Posts Tagged ‘oil spill’

Today’s Flickr photo:

Flickr photo from BP America

If you read one thing today…

Dave Barry’s annual year in review is out. How did 2010 measure up? It wasn’t pretty. From the oil gusher in the Gulf of Mexico to Toyota’s runaway cars, 2010 was a rough year.

On the BP oil spill:

The perfect symbol for the awfulness of 2010 was the BP oil spill, which oozed up from the depths and spread, totally out of control, like some kind of hideous uncontrollable metaphor. The scariest thing about the spill was, nobody in charge seemed to know what to do about it. Time and again, top political leaders personally flew down to the Gulf of Mexico to look at the situation first-hand and hold press availabilities. And yet somehow, despite these efforts, the oil continued to leak. This forced us to face the disturbing truth that even top policy thinkers with postgraduate degrees from Harvard University — Harvard University! — could not stop it…

…the Deepwater Horizon oil spill officially becomes, according to the news media, the worst thing that has ever happened, with environmental experts reporting that tar balls have been sighted on the surface of the moon. Just when all appears to be lost, BP announces that it has stopped the leak, using a 75-ton cap and what a company spokesperson describes as “a truly heroic manatee named Wendell.” Although oil is no longer leaking, much damage has been done, so this important story remains the focus of the nation’s attention for nearly 45 minutes, after which the nation’s attention shifts to Lindsay Lohan.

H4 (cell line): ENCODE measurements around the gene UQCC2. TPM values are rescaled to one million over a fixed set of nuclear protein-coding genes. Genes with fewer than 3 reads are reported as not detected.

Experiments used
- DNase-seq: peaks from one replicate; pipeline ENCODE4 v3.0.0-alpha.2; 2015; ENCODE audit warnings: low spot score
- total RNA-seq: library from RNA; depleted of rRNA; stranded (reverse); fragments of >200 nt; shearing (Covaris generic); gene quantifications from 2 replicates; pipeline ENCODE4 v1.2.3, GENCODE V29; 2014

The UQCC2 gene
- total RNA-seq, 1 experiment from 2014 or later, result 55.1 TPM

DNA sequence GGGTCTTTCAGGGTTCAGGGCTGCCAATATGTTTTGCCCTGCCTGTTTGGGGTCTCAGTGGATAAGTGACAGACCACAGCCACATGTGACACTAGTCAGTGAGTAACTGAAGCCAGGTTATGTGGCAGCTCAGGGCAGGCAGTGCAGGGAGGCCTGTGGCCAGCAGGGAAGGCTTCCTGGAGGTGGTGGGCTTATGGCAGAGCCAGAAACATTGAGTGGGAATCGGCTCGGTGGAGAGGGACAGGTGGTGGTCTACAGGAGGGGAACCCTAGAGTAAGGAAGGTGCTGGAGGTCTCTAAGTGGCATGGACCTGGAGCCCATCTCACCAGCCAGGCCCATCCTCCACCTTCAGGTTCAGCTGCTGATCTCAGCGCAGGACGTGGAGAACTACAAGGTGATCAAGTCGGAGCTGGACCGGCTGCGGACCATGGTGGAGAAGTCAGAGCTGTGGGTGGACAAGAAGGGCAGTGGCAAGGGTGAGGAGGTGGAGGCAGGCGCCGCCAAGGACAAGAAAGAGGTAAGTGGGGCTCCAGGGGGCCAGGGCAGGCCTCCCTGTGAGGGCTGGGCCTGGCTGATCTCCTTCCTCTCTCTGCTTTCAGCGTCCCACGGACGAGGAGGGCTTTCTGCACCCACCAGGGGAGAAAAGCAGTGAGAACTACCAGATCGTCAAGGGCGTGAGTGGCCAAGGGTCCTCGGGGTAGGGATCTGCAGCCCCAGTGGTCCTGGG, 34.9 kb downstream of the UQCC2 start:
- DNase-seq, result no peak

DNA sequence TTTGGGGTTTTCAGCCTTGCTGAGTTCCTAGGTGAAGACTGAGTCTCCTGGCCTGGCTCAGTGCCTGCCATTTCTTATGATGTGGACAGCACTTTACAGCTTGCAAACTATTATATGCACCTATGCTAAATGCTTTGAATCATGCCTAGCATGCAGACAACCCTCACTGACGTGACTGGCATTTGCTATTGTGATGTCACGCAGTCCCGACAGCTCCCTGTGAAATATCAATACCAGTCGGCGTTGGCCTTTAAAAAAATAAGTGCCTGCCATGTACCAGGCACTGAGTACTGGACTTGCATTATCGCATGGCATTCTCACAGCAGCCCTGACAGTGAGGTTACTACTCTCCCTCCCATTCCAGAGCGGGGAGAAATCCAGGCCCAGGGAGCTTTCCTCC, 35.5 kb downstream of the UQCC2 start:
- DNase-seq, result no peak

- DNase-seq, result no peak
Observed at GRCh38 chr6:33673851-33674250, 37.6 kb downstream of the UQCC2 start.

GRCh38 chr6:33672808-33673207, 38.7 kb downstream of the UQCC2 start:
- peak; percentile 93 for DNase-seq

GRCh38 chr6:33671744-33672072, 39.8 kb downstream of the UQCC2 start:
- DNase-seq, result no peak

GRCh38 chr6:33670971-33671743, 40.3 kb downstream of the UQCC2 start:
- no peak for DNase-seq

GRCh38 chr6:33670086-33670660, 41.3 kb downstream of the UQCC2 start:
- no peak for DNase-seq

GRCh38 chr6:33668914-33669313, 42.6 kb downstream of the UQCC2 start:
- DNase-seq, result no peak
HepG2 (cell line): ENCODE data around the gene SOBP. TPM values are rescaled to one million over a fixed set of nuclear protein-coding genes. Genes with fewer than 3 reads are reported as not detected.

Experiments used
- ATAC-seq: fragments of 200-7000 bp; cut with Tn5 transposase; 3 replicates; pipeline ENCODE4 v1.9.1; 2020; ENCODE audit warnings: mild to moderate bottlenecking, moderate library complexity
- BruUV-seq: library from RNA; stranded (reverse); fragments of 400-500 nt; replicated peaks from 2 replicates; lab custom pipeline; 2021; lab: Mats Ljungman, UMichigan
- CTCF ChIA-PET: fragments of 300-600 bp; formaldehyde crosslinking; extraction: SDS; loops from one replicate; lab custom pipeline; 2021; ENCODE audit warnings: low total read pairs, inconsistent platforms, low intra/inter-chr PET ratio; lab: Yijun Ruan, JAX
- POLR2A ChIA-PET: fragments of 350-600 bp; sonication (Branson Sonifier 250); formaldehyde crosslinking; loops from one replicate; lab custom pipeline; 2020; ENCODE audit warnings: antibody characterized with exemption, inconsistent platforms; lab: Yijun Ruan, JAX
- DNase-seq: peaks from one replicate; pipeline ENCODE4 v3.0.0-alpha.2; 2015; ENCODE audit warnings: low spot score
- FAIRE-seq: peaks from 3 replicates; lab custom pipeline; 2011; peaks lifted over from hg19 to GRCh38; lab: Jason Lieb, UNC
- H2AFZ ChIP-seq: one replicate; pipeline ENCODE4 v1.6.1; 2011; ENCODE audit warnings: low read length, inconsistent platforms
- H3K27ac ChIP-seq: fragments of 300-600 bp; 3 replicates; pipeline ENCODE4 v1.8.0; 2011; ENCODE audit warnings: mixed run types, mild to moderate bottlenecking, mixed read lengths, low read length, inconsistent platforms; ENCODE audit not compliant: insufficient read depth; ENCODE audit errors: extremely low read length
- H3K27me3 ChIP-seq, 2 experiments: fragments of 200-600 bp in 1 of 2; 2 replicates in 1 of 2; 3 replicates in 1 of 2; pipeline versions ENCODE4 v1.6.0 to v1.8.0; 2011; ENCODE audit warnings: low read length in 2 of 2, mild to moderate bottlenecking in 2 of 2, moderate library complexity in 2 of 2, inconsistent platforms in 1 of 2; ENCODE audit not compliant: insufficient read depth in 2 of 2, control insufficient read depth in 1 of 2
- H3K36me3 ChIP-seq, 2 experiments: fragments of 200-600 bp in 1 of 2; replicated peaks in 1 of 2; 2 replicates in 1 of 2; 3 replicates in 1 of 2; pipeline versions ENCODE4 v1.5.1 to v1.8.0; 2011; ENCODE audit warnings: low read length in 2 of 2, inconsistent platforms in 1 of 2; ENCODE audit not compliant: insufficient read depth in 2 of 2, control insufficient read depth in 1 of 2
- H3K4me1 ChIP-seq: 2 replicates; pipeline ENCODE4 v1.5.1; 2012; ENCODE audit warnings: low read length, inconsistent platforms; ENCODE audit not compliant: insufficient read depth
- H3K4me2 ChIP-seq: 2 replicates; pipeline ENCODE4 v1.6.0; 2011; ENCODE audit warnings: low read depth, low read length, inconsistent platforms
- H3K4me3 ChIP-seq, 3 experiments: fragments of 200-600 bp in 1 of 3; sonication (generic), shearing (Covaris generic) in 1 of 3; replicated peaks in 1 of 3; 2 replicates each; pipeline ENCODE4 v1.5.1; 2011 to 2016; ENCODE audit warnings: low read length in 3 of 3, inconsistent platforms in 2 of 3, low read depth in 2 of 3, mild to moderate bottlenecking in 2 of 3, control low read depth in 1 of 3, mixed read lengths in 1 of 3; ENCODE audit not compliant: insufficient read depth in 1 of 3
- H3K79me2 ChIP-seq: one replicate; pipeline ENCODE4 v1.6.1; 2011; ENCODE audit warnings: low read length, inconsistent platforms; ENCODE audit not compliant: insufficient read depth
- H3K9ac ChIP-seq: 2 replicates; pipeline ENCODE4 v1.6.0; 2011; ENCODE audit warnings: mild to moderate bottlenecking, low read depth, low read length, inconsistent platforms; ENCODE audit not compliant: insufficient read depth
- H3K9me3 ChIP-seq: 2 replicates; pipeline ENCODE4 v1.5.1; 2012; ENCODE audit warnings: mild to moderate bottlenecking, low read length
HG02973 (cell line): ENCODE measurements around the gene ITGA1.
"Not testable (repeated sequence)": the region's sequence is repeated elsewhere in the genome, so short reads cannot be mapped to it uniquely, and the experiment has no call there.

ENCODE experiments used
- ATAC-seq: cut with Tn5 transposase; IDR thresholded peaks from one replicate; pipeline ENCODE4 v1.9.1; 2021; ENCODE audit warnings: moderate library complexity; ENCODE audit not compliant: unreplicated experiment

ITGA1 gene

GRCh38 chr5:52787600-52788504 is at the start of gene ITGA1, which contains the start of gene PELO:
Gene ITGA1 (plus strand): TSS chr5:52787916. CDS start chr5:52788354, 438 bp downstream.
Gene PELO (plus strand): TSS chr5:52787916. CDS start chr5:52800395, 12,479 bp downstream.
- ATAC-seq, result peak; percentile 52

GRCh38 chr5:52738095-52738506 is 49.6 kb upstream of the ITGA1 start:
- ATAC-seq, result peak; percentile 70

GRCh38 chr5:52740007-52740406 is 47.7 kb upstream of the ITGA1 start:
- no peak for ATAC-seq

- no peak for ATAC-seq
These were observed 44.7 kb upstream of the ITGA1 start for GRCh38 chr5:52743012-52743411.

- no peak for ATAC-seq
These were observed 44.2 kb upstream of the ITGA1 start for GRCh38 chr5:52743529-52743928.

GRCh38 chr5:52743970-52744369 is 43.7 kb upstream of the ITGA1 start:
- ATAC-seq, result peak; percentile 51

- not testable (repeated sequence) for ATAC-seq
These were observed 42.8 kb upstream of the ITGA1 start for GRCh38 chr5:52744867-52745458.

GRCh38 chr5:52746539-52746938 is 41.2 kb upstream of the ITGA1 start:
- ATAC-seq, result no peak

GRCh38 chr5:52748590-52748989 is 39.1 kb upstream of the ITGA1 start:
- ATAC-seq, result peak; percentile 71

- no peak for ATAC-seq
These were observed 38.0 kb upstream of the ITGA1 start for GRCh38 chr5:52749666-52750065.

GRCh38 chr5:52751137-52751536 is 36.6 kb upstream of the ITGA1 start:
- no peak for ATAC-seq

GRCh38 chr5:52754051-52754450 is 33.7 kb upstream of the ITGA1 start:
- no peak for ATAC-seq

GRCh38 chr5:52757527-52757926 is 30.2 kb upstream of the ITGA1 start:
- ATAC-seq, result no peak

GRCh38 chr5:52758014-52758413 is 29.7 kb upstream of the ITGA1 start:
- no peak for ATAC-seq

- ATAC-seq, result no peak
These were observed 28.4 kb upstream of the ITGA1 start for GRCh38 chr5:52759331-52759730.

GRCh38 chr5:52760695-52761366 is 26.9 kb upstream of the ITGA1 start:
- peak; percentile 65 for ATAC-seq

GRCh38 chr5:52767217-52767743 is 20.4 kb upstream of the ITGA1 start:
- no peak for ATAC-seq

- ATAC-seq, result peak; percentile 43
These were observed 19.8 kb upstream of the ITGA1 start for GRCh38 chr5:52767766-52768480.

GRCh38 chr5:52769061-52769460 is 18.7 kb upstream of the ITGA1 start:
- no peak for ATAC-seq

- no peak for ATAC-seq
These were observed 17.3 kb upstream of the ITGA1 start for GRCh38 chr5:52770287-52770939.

If you have a better attention span than that, feel free to check out Public Citizen’s work on the BP oil spill from throughout the year.
At the very least, Barry can make you laugh, shake your head, and then hope that 2011 will bring us some better news. Let’s see what the new Congress and the Obama administration have in store for us this year…

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With today’s announcement that a large swath of the Gulf of Mexico will be closed to drilling for the foreseeable future, the White House reverses a bad decision it made six months ago to open a huge, environmentally sensitive area – the eastern Gulf of Mexico and the Atlantic seaboard – to offshore oil drilling and exploration. A mere three weeks later, the worst environmental disaster in U.S. history occurred when BP’s oil rig exploded in the Gulf. 

We applaud the Obama administration for this commonsense decision and its long-awaited recognition of the fact that the BP disaster was indeed a game changer for offshore oil drilling. By maintaining the moratorium on drilling in these areas for at least the next five years, the administration takes its first official step in acknowledging that offshore drilling is too hazardous to be part of the solution to America’s energy challenges.